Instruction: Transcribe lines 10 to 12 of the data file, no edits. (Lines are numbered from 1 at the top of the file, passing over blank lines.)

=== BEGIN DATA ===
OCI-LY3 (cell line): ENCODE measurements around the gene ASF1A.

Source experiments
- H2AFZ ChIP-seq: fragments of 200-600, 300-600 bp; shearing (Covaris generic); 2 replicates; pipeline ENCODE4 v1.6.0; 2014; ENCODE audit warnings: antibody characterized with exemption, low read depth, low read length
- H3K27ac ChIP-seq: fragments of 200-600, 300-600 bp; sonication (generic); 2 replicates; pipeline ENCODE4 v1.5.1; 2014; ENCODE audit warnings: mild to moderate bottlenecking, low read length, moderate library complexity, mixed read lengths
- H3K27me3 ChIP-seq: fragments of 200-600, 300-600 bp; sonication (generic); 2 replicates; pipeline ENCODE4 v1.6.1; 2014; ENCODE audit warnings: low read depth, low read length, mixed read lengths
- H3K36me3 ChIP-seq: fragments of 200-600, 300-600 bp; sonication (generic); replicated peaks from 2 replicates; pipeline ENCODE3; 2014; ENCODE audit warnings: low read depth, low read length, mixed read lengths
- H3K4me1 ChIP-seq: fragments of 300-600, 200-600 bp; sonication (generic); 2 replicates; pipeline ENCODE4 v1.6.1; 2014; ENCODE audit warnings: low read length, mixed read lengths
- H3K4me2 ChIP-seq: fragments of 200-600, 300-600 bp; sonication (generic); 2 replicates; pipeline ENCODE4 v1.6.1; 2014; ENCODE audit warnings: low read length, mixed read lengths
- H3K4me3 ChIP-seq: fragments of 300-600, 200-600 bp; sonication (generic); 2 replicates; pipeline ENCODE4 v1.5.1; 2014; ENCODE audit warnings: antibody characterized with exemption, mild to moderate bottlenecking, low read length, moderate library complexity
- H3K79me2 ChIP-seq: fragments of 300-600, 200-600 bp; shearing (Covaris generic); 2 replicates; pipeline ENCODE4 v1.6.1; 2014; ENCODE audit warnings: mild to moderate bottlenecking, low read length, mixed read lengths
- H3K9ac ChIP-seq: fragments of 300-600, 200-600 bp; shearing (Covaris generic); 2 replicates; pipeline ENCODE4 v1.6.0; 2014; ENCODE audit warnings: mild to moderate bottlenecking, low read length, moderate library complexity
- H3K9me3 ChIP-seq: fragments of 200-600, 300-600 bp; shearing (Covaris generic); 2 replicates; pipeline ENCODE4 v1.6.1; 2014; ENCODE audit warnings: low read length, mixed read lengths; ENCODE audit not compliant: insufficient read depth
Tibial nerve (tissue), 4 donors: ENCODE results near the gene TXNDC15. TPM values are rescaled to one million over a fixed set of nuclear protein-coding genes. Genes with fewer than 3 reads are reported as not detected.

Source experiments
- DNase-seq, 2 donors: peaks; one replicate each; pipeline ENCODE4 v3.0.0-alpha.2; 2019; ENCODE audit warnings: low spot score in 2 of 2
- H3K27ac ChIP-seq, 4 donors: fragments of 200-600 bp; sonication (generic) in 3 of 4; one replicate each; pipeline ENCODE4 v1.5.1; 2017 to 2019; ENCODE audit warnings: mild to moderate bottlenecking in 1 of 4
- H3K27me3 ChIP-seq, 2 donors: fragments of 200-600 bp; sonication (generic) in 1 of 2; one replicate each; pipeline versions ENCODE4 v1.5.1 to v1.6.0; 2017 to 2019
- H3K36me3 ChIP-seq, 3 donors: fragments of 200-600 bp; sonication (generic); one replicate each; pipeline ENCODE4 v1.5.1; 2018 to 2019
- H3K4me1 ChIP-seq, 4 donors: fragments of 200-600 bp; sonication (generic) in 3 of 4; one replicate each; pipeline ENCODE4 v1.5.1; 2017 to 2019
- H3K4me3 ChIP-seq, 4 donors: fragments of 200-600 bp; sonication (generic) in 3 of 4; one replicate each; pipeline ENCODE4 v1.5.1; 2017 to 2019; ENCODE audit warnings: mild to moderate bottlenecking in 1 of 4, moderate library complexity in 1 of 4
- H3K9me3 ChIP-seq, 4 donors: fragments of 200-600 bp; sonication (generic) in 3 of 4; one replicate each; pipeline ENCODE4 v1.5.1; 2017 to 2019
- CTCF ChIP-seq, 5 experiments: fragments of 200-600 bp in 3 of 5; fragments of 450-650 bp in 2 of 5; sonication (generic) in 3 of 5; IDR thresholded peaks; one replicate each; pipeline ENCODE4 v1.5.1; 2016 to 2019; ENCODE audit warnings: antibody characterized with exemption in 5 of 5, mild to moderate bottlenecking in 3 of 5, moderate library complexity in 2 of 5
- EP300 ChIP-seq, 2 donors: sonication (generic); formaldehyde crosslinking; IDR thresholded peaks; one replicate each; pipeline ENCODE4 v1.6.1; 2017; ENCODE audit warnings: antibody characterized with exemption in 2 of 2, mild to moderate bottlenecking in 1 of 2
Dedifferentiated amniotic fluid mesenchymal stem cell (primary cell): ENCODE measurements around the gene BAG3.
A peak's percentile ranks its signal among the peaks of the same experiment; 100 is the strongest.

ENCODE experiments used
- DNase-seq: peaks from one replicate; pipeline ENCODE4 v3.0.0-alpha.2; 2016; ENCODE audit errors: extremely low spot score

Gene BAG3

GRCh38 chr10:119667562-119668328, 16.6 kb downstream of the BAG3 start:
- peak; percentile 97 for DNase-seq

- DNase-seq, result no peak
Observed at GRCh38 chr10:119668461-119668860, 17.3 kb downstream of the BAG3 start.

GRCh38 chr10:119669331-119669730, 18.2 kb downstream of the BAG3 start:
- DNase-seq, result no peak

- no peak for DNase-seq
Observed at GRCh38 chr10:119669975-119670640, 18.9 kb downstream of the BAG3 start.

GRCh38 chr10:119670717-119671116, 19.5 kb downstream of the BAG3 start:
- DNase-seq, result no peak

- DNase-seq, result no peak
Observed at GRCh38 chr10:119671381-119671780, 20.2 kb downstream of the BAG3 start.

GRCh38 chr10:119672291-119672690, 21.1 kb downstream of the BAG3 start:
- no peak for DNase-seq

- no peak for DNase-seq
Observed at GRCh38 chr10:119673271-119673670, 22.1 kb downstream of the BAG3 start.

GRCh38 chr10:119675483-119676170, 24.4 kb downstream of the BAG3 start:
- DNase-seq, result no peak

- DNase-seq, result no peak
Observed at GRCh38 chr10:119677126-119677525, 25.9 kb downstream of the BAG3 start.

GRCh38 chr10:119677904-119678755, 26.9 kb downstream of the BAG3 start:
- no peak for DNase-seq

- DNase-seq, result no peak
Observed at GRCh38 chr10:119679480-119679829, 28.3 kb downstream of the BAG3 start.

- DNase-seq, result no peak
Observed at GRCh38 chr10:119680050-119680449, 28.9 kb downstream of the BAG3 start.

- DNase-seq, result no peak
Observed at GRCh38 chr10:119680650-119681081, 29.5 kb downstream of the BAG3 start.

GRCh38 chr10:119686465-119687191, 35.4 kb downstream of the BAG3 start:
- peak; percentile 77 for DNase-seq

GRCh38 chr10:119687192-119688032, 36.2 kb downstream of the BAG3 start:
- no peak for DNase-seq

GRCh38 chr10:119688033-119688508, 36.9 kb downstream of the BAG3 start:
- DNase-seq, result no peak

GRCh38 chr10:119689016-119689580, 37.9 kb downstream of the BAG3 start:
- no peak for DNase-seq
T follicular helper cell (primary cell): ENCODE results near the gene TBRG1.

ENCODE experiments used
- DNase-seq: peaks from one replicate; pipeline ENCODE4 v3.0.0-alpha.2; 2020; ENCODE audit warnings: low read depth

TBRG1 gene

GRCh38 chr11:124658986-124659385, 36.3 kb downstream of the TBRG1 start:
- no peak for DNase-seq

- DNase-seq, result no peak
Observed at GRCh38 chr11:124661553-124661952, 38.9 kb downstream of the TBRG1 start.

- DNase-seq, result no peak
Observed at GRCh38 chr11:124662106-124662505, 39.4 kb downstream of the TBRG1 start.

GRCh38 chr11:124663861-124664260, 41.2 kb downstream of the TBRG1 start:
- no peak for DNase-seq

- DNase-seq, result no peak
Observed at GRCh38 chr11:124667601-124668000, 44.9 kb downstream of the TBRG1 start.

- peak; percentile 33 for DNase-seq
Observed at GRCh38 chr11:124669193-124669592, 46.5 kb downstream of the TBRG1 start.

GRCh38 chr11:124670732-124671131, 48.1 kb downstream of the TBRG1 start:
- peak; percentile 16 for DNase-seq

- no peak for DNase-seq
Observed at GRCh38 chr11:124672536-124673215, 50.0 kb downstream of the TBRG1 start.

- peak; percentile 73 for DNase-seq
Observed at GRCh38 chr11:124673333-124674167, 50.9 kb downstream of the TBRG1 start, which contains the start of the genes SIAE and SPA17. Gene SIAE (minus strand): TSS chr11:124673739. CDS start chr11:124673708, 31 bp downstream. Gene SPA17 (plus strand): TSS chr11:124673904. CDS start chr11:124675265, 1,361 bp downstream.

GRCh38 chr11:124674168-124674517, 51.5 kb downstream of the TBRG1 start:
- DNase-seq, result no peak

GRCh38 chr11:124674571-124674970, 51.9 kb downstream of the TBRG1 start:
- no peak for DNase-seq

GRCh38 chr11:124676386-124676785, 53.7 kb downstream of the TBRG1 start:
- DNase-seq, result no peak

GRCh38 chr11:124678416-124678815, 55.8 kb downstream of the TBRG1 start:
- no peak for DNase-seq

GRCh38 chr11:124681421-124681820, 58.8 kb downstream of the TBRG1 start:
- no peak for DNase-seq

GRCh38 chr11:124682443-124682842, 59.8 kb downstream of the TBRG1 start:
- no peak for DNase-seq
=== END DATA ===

- H3K79me2 ChIP-seq: fragments of 300-600, 200-600 bp; shearing (Covaris generic); 2 replicates; pipeline ENCODE4 v1.6.1; 2014; ENCODE audit warnings: mild to moderate bottlenecking, low read length, mixed read lengths
- H3K9ac ChIP-seq: fragments of 300-600, 200-600 bp; shearing (Covaris generic); 2 replicates; pipeline ENCODE4 v1.6.0; 2014; ENCODE audit warnings: mild to moderate bottlenecking, low read length, moderate library complexity
- H3K9me3 ChIP-seq: fragments of 200-600, 300-600 bp; shearing (Covaris generic); 2 replicates; pipeline ENCODE4 v1.6.1; 2014; ENCODE audit warnings: low read length, mixed read lengths; ENCODE audit not compliant: insufficient read depth